Credit given far too easily
The South African Savings Institute has criticised financial institutions for failing to come up with products that would entice more consumers to save.
The institute's chairwoman, Prem Govender, said banks were coming up with products that were "complex and convoluted" for ordinary customers to understand.
"The reality is that people in general shy away from such products," she said.
She said the country's savings rate was too low because financial institutions were making credit easily available to consumers.
She said it was hard to find financial institutions which had programmes in place to rehabilitate consumers who were drowning in debt.
Govender was speaking to Sowetan on the sidelines of the Savings Convention launch held on Friday at Maponya Mall in Soweto.
She said many locals did actually save and there were more than one million people who had money invested in stokvels.
Nedbank's head of retail funding, Dharmesh Bhana, denied that complex banking products were targeted at the mass market.
He said products like notice accounts and fixed deposits were aimed at the mass market and the terms and conditions were easy to understand.
Bhana said over-indebtedness was a SA legacy issue and banks were "always more than willing to have a chat with customers who were over-indebted to sort things out".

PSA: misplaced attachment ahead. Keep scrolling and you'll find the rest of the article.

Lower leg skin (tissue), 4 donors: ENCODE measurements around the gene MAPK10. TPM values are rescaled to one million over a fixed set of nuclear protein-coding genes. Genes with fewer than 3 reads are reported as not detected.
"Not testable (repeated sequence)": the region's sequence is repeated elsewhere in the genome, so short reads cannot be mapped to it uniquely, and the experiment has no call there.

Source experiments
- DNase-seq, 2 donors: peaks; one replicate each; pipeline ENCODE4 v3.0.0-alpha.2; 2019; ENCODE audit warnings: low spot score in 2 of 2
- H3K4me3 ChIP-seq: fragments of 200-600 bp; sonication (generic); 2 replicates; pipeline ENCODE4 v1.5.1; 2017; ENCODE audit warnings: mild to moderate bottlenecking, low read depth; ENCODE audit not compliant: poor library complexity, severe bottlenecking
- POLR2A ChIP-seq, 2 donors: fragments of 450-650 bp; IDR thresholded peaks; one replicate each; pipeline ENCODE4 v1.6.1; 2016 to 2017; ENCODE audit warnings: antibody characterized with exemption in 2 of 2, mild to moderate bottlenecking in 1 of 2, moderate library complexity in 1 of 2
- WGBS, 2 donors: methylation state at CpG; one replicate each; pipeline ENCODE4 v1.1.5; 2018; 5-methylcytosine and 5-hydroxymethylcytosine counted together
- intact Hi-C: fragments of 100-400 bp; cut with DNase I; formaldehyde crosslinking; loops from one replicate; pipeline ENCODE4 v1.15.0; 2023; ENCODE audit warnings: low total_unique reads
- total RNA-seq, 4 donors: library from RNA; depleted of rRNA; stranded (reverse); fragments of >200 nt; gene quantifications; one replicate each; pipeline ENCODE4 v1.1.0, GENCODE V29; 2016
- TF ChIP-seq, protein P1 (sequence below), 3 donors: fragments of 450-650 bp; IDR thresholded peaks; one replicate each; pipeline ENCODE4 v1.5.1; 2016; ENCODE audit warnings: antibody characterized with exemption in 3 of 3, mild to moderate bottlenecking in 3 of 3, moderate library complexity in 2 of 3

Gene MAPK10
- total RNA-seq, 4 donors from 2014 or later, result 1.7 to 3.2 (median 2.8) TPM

Many speakers at the launch bemoaned that people found it difficult to save because most of their cash went towards servicing debt. The household debt to disposable income ratio hovers around 75%, meaning for every R100 earned R75 goes towards paying debt.
Brand Support Keys Marketing and Associates' Busisiwe Skenjana said stokvels needed to come up with long-term savings products.
"Our people need to be more educated to invest in long-term products that would attract good interest. Currently there are many instances in which people save their money in products that do not attract interest and finish off the money at the end of the year," Skenjana said.
The head of consumer education at Old Mutual, John Manyike, said many people were failing to save due to the "black tax".
Black tax refers to a situation where an individual uses his or her money to support parents, relatives and friends.
"Black tax is a global phenomenon but people need to take into account that they save for future generations and providing for their children's education," he said.
He said there was also a need to investigate the number of garnishee orders that were illegal.
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